Immunosuppression results in a higher incidence of cervical dysplasia compared with healthy controls.
Dr Sunanda Kane and colleagues from the USA examined the relationship between immunomodulator use, and the presence of abnormal cervical histology in women with inflammatory bowel disease (IBD).
The team recruited women with inflammatory bowel disease, and serial pap smears.
|The incidence of any abnormal pap in a woman with IBD was 43%|
|American Journal of Gastroenterology|
Patients were compared to age-, race-, and parity-matched controls.
Pap smears were recorded in relation to exposure to immunomodulators.
Variables included diagnosis, type, and duration of immunosuppressant, and smoking.
The researchers included 40 patients with 134 pap smears.
The incidence of any abnormal pap in a woman with inflammatory bowel disease was 43% versus 7% of controls.
The team found that women with inflammatory bowel disease were more likely to have higher-grade lesions than controls.
Those women with a history of exposure to immunosuppression were more likely to have an abnormal Pap smear than controls.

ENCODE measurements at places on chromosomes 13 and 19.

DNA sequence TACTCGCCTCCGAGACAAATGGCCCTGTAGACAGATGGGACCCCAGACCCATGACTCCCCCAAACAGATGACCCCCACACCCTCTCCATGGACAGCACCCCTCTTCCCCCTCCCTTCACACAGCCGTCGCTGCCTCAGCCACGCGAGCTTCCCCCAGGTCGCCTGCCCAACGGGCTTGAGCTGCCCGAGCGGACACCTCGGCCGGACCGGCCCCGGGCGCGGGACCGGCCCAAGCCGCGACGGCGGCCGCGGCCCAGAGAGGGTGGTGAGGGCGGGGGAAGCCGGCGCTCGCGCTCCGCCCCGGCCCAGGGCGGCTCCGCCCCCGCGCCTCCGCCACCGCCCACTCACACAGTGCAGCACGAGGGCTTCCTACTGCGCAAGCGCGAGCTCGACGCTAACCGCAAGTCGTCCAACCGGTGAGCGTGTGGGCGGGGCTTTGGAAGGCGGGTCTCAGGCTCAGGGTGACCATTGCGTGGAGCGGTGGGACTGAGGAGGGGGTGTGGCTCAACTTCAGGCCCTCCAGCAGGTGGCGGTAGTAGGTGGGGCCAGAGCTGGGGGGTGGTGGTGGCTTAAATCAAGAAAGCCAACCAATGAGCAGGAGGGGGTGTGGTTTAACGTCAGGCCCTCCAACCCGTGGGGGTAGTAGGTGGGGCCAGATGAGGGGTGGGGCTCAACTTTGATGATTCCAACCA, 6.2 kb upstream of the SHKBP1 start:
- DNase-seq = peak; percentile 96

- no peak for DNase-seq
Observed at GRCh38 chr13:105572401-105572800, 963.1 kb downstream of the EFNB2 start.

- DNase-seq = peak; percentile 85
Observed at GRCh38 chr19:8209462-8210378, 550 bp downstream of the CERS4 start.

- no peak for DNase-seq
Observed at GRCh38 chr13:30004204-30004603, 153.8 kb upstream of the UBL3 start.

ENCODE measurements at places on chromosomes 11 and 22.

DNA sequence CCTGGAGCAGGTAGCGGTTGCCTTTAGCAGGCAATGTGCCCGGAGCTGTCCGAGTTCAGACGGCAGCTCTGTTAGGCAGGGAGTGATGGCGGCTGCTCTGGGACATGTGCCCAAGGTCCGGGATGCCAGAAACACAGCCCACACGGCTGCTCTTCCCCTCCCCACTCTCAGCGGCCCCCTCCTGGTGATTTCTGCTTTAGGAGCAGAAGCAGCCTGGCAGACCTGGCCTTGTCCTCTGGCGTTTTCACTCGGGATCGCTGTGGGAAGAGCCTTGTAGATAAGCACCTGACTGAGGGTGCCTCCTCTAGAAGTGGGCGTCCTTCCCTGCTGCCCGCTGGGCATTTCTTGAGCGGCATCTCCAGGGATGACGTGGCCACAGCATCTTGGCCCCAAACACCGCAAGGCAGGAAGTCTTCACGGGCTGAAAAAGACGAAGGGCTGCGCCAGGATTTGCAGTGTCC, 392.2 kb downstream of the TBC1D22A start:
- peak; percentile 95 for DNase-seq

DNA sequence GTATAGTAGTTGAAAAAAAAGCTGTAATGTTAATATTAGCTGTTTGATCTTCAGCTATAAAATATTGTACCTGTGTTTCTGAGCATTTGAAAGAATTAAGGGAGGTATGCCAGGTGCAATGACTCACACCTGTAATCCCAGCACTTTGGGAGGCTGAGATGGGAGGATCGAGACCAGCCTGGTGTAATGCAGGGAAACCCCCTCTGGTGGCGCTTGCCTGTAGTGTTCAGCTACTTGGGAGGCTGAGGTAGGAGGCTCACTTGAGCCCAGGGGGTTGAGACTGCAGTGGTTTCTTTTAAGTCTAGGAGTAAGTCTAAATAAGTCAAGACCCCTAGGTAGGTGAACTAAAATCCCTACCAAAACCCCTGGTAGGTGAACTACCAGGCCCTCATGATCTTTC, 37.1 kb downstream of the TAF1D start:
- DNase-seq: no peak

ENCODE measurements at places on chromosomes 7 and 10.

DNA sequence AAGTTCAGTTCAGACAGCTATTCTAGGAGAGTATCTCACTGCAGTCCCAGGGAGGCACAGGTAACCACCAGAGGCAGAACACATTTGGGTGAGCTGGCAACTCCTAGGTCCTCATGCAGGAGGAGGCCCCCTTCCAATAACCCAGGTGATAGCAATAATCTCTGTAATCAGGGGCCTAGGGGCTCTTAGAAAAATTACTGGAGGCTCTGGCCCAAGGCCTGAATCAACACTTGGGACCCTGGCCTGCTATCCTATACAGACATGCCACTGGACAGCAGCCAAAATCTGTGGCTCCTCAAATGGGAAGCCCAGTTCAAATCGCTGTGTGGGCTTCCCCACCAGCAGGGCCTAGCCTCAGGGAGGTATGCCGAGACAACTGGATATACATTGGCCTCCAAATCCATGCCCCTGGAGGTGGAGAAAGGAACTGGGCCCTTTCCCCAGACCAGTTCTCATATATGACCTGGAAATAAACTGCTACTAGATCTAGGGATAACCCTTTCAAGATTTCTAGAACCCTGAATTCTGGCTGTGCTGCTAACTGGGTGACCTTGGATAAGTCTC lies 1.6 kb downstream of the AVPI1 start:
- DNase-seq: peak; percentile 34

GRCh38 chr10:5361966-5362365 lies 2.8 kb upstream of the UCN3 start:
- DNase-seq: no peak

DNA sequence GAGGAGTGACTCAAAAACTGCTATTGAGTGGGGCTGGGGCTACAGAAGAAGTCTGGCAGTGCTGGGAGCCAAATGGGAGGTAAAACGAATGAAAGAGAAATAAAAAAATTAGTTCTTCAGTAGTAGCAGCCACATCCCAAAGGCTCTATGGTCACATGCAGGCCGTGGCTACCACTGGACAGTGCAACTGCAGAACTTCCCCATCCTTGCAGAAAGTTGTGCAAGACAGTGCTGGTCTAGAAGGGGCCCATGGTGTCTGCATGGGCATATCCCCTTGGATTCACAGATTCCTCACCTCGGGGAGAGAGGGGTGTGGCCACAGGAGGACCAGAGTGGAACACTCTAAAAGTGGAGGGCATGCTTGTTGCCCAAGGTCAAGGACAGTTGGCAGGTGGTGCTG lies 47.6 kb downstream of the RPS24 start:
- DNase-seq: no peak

The team of doctors noted that pap smears done with over 6 months exposure to an immunosuppressant resulted in increased risk..
Cytopathology of abnormal lesions revealed either HPV serotype 16 or 18 in all specimens.
Multivariate analysis did not reveal any differences between the groups when controlled for other variables.
Dr Kanes' team concluded, "Women with inflammatory bowel disease have a higher risk of an abnormal pap smear compared with healthy controls."
"Patients with immunomodulator use have a higher risk of an abnormal pap smear associated with HPV infection."
"Women with inflammatory bowel disease should be included in the American College of Obstetrics and Gynecology screening guidelines for immunocompromised individuals."